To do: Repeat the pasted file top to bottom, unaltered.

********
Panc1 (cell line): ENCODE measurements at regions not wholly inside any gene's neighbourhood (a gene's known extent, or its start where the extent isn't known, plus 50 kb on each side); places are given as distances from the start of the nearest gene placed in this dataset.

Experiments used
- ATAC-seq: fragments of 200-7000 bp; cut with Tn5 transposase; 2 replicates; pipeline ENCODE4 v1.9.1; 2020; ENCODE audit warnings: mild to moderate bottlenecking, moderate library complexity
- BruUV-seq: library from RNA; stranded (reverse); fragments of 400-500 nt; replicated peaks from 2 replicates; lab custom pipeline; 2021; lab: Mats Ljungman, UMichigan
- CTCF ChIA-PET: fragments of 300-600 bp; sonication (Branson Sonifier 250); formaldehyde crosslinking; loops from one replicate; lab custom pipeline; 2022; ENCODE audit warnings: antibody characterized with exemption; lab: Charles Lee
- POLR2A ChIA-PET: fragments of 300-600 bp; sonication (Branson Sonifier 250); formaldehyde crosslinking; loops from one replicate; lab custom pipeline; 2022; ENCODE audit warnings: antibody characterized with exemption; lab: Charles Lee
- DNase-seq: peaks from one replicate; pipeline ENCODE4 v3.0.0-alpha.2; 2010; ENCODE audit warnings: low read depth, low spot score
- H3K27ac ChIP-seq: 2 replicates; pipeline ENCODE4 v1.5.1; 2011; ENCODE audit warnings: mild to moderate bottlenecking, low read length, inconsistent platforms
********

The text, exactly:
Panc1 (cell line): ENCODE measurements at regions not wholly inside any gene's neighbourhood (a gene's known extent, or its start where the extent isn't known, plus 50 kb on each side); places are given as distances from the start of the nearest gene placed in this dataset.

Experiments used
- ATAC-seq: fragments of 200-7000 bp; cut with Tn5 transposase; 2 replicates; pipeline ENCODE4 v1.9.1; 2020; ENCODE audit warnings: mild to moderate bottlenecking, moderate library complexity
- BruUV-seq: library from RNA; stranded (reverse); fragments of 400-500 nt; replicated peaks from 2 replicates; lab custom pipeline; 2021; lab: Mats Ljungman, UMichigan
- CTCF ChIA-PET: fragments of 300-600 bp; sonication (Branson Sonifier 250); formaldehyde crosslinking; loops from one replicate; lab custom pipeline; 2022; ENCODE audit warnings: antibody characterized with exemption; lab: Charles Lee
- POLR2A ChIA-PET: fragments of 300-600 bp; sonication (Branson Sonifier 250); formaldehyde crosslinking; loops from one replicate; lab custom pipeline; 2022; ENCODE audit warnings: antibody characterized with exemption; lab: Charles Lee
- DNase-seq: peaks from one replicate; pipeline ENCODE4 v3.0.0-alpha.2; 2010; ENCODE audit warnings: low read depth, low spot score
- H3K27ac ChIP-seq: 2 replicates; pipeline ENCODE4 v1.5.1; 2011; ENCODE audit warnings: mild to moderate bottlenecking, low read length, inconsistent platforms